Maryland House And Senate Committees Consider Drug Decriminalization Bills

Maryland House And Senate Committees Consider Drug Decriminalization Bills
MJ moment

“We need to have a conversation about whether a criminal justice response is the appropriate one, so this is a first step to try and get us there.” By Hannah Gaskill, Maryland Matters House and Senate lawmakers are making another attempt this session to limit criminal penalties for Marylanders who use illicit drugs. House Judiciary Committee Vice Chair David Moon (D-Montgomery) and Sen. Jill P. Carter (D-Baltimore City) are support legislation to move first and second offenses for the possession of small quantities of controlled dangerous substances to civil rather than criminal offenses. ​​”Lowering penalties for possession of amounts of drugs too small to merit consideration in a court of law would bring our criminal justice system into the 21st century,” Jennifer Mendes Dwyer, deputy executive director of Progressive Maryland, said in a statement Tuesday. During a House Judiciary Committee hearing on Tuesday, Moon said the legislation is an “attempt to codify some personal use amount limit.” But he’d prefer it if lawmakers focus on the idea that a public health response is better than a carceral response for low-level, non-violent possession cases. “We need to have a conversation about whether a criminal justice response is the appropriate one, so this is a first step to try and get us there,” Moon said.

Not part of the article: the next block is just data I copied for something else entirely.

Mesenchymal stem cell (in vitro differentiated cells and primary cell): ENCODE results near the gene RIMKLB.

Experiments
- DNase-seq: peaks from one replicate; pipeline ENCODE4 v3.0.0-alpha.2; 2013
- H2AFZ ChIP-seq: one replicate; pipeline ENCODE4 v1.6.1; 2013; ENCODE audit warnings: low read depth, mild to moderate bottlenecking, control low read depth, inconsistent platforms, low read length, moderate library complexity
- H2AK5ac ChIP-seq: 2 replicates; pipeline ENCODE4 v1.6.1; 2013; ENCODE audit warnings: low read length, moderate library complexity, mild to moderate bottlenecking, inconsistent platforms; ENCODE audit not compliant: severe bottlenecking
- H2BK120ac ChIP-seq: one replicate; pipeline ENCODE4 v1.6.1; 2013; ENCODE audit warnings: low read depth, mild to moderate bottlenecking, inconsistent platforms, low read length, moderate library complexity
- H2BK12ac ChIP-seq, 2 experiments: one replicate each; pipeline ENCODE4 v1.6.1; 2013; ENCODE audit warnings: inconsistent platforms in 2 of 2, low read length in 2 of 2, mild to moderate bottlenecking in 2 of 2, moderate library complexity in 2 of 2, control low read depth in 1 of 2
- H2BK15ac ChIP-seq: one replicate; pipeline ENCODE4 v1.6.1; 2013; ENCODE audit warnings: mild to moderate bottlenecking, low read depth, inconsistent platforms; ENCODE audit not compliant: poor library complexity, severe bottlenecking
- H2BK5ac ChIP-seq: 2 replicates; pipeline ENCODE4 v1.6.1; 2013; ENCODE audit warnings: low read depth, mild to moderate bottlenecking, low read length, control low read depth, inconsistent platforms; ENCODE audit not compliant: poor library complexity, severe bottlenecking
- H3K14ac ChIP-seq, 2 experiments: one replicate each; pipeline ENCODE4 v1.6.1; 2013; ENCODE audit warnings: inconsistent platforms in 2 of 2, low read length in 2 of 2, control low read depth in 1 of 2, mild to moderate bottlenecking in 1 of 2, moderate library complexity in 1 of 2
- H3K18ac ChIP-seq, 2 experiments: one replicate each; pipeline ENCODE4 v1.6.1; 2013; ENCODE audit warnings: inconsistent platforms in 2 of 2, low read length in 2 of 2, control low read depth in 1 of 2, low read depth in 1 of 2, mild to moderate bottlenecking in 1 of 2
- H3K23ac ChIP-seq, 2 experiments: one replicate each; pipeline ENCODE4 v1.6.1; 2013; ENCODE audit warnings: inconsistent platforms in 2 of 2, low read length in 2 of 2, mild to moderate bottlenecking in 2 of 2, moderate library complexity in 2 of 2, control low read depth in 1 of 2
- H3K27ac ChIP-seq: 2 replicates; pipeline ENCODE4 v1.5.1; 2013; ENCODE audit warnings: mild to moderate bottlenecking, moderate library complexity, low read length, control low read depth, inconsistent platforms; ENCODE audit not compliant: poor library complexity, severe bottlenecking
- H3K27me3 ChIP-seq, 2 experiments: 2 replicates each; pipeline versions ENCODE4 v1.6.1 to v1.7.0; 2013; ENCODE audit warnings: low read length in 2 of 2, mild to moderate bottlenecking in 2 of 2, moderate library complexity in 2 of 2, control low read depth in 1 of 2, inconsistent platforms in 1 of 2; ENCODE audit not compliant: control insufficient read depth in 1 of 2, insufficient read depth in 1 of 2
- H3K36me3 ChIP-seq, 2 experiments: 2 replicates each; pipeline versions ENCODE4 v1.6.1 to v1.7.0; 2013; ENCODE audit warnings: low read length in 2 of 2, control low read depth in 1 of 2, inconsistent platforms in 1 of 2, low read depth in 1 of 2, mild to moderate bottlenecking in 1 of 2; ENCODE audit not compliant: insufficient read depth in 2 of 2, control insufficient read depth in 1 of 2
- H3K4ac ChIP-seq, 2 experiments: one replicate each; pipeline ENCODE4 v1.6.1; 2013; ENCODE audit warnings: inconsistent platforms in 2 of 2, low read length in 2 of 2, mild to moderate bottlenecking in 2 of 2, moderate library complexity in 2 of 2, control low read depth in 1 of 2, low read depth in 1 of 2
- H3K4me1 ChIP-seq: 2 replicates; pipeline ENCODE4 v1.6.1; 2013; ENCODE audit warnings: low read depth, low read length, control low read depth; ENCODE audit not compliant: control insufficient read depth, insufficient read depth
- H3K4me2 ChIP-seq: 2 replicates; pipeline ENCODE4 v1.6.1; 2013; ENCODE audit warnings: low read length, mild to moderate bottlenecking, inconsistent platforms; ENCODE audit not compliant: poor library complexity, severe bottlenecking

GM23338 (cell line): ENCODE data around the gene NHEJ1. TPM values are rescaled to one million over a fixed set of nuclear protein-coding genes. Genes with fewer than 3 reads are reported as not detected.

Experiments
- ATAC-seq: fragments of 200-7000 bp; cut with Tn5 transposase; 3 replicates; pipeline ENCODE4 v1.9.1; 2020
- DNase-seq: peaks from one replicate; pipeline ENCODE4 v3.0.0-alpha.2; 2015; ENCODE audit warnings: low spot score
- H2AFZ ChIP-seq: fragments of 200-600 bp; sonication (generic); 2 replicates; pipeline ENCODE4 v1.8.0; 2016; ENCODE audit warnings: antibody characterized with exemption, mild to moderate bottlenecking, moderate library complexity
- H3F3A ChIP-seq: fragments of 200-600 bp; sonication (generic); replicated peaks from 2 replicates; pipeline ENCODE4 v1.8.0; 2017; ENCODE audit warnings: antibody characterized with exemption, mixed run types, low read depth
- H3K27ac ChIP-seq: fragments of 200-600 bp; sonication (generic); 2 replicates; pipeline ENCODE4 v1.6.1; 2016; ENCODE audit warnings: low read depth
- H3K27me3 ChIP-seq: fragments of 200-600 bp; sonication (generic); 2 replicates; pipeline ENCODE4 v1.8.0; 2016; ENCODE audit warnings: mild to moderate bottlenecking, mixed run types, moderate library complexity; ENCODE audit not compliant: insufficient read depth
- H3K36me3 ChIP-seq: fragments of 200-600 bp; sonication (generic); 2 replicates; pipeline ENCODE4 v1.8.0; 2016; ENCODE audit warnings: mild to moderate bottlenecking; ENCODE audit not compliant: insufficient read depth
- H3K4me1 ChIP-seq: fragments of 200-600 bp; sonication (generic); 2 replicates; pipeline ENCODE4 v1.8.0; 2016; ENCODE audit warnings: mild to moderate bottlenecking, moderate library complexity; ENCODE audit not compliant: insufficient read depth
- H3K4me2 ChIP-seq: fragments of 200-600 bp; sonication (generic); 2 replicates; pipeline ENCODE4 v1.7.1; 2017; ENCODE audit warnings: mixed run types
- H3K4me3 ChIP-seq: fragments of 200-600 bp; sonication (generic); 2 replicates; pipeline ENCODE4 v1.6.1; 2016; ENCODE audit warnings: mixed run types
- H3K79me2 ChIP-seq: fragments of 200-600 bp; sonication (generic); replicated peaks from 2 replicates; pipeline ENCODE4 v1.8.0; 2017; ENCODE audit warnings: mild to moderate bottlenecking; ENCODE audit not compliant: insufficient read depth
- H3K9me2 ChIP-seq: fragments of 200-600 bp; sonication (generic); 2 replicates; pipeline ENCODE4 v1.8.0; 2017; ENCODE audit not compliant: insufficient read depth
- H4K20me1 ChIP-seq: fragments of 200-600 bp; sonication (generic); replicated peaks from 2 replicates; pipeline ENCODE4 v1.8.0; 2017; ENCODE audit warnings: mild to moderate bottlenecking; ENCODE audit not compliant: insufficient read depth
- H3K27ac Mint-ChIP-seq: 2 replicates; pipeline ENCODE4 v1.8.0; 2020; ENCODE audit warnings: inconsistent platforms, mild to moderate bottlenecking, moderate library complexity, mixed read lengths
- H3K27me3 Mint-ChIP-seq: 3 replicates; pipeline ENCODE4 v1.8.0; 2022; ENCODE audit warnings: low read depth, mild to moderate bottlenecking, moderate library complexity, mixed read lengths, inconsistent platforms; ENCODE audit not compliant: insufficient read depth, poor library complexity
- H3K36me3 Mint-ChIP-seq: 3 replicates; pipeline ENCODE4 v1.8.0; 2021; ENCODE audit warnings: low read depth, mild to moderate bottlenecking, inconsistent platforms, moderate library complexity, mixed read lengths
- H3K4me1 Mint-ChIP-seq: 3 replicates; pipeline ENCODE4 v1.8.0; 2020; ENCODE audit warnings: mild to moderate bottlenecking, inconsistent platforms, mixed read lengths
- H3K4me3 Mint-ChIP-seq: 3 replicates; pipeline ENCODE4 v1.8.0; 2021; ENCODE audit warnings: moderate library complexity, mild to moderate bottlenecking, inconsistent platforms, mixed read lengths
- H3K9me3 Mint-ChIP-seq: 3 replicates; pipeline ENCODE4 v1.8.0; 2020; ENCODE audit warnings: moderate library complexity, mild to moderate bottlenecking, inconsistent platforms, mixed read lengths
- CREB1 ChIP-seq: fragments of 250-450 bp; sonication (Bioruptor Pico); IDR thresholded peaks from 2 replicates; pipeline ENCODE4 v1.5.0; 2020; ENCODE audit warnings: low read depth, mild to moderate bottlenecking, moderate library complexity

If enacted, House Bill 1054 and Senate Bill 784 would impose fines and require referrals for drug and mental health treatment for convictions of possession of less than: 10 grams of cannabis; Two grams of cocaine; 1.5 grams of crack; One gram of heroin; One gram or five tablets of ecstasy; 40 tabs of LSD; 40 doses of methadone; Two grams of meth; or 40 tablets of oxycodone. Penalties for first offense convictions for possession of those amounts would be subject to a $100 fine. Second offenses would be…

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